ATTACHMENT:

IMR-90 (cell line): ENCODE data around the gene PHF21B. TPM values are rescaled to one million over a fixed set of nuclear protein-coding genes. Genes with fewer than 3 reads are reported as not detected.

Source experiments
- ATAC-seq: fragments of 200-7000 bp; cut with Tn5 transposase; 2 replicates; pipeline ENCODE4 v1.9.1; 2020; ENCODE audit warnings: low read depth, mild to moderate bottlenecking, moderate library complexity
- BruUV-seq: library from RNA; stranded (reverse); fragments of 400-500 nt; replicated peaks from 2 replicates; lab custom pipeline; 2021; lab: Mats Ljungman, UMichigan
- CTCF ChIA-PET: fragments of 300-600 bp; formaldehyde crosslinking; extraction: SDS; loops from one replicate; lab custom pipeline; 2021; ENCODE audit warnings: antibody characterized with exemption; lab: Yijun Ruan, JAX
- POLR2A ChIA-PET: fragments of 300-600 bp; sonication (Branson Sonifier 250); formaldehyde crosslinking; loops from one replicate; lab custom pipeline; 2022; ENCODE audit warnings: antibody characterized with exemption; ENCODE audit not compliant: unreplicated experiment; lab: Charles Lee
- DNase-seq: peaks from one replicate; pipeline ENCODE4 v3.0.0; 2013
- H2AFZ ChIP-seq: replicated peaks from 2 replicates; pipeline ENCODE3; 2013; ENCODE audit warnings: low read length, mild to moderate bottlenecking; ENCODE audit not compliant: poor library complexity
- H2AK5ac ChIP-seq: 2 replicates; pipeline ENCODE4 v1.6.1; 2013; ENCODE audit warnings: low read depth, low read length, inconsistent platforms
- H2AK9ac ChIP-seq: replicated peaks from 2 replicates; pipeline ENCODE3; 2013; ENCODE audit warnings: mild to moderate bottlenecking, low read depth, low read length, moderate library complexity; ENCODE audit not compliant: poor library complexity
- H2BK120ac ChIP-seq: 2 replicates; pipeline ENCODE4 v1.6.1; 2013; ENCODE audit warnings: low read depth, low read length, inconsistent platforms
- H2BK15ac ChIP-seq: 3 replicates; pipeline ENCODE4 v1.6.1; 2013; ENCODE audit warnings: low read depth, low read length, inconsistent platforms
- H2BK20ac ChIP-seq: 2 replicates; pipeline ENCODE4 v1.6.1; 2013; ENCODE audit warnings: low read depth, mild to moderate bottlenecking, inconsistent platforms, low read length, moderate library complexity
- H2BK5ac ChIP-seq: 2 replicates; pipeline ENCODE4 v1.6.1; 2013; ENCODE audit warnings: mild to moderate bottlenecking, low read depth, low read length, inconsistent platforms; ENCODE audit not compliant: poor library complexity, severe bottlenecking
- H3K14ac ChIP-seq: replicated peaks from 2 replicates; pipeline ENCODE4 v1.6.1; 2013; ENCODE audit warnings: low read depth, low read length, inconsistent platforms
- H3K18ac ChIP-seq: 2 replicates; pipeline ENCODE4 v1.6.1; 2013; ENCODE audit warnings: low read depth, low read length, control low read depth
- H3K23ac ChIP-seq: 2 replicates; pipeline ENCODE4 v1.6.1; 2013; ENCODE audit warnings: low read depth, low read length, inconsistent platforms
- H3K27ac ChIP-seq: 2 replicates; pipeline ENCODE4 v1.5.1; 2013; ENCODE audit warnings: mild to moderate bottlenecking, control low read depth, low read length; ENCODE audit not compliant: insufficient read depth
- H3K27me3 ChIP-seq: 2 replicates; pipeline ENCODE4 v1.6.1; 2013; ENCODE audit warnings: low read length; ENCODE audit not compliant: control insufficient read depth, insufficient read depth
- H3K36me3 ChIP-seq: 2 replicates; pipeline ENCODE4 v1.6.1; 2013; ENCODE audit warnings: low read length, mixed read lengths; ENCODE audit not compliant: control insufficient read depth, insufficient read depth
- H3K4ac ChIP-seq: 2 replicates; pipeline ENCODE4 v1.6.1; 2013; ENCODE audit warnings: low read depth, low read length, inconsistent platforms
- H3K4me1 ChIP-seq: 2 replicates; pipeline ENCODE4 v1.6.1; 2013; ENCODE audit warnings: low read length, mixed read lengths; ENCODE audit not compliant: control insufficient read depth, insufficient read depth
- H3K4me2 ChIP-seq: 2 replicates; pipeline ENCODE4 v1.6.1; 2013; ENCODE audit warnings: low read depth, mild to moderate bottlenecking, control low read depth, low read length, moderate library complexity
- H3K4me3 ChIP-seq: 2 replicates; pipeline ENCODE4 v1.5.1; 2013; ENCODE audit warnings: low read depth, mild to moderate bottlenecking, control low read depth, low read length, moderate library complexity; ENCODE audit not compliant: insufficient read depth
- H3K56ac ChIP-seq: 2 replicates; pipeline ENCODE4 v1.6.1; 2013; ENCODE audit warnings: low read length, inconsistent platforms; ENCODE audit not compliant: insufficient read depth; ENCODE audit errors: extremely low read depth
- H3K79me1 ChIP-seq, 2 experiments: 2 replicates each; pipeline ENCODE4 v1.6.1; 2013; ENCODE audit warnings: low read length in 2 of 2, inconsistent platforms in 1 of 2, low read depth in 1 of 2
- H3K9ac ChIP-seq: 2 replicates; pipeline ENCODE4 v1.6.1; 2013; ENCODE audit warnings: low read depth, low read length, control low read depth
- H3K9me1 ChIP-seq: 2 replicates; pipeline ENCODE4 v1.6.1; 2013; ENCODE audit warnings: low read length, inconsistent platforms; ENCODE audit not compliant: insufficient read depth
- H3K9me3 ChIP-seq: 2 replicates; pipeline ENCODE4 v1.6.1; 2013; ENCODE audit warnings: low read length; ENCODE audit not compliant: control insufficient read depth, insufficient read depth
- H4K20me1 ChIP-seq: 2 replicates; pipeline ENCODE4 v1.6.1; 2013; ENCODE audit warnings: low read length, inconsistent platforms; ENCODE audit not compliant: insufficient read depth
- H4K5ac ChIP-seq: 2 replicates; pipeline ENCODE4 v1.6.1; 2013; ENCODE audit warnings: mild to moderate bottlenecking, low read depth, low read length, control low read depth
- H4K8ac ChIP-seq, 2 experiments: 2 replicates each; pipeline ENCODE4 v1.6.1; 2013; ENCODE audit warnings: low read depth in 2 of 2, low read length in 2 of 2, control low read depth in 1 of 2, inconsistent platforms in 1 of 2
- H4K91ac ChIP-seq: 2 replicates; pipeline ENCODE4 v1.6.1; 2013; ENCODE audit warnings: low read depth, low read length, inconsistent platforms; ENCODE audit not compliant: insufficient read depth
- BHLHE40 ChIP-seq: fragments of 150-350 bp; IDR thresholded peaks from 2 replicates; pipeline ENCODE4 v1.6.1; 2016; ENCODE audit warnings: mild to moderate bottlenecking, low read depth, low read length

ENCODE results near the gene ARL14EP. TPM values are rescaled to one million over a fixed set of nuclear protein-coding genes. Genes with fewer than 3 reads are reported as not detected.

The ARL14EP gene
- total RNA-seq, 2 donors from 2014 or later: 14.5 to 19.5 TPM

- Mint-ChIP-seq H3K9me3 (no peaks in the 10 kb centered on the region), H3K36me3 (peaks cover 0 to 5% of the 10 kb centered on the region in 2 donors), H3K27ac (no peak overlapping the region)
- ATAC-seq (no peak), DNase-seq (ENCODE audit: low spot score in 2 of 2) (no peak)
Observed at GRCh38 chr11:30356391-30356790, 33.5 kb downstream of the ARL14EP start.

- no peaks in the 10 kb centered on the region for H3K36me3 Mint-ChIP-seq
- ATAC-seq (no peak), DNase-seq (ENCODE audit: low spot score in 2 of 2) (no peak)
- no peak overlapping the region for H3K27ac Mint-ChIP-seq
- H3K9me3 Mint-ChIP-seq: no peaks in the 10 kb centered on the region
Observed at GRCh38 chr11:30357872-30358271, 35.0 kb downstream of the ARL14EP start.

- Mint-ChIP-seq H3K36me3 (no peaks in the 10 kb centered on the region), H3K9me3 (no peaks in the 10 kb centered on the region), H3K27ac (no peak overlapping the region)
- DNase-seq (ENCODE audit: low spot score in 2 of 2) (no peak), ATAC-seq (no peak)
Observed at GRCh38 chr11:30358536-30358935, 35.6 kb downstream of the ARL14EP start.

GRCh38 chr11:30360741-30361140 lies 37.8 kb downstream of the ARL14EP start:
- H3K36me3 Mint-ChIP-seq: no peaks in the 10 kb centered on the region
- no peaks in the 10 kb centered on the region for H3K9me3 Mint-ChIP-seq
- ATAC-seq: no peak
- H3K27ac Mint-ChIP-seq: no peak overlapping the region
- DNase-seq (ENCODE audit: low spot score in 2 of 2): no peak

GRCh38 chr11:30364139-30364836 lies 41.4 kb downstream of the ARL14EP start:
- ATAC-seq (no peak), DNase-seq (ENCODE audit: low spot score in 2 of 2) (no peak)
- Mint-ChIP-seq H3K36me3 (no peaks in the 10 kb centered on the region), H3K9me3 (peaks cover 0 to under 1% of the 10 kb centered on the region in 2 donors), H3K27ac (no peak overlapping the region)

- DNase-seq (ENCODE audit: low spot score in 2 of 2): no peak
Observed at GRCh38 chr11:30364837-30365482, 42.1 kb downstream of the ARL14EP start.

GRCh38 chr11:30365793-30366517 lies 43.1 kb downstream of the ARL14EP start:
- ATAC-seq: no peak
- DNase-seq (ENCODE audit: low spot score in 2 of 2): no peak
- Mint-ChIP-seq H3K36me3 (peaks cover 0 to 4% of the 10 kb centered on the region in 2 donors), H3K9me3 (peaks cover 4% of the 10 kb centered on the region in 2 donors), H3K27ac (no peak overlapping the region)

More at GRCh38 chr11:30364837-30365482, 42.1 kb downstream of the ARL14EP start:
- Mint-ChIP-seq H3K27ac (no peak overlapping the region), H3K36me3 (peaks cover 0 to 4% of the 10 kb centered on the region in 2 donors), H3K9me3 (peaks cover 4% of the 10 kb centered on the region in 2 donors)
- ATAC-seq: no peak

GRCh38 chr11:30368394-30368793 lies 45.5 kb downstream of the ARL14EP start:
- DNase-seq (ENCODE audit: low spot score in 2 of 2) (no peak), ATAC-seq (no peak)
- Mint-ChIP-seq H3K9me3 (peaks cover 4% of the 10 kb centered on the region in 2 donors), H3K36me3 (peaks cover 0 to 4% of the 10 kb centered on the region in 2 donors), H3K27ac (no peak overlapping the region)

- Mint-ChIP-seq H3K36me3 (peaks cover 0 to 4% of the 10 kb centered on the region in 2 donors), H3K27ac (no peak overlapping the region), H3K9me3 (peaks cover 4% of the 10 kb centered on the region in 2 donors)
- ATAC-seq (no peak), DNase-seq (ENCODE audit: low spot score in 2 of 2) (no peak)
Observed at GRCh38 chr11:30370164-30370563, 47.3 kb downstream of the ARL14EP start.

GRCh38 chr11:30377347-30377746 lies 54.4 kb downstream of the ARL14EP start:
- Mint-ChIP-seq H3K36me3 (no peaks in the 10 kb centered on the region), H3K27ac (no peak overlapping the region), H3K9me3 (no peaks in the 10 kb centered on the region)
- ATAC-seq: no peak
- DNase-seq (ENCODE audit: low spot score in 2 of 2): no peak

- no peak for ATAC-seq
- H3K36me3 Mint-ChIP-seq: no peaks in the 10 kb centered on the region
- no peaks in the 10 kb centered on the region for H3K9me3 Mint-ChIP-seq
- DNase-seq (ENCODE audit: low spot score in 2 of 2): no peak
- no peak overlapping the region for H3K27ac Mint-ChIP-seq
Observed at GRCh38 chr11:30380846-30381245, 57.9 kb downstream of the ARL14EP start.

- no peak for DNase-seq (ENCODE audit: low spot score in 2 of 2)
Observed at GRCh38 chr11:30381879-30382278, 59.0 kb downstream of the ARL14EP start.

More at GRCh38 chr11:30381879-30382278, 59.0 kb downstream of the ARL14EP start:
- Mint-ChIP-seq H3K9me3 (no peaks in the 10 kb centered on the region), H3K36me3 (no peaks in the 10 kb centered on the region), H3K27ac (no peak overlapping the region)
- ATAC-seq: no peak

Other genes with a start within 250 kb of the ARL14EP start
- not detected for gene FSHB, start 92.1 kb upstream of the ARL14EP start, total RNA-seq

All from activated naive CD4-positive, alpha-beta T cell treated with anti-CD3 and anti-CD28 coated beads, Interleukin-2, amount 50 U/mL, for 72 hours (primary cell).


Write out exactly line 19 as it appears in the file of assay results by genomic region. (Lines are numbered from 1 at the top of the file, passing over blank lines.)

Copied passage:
- H3K27me3 ChIP-seq: 2 replicates; pipeline ENCODE4 v1.6.1; 2013; ENCODE audit warnings: low read length; ENCODE audit not compliant: control insufficient read depth, insufficient read depth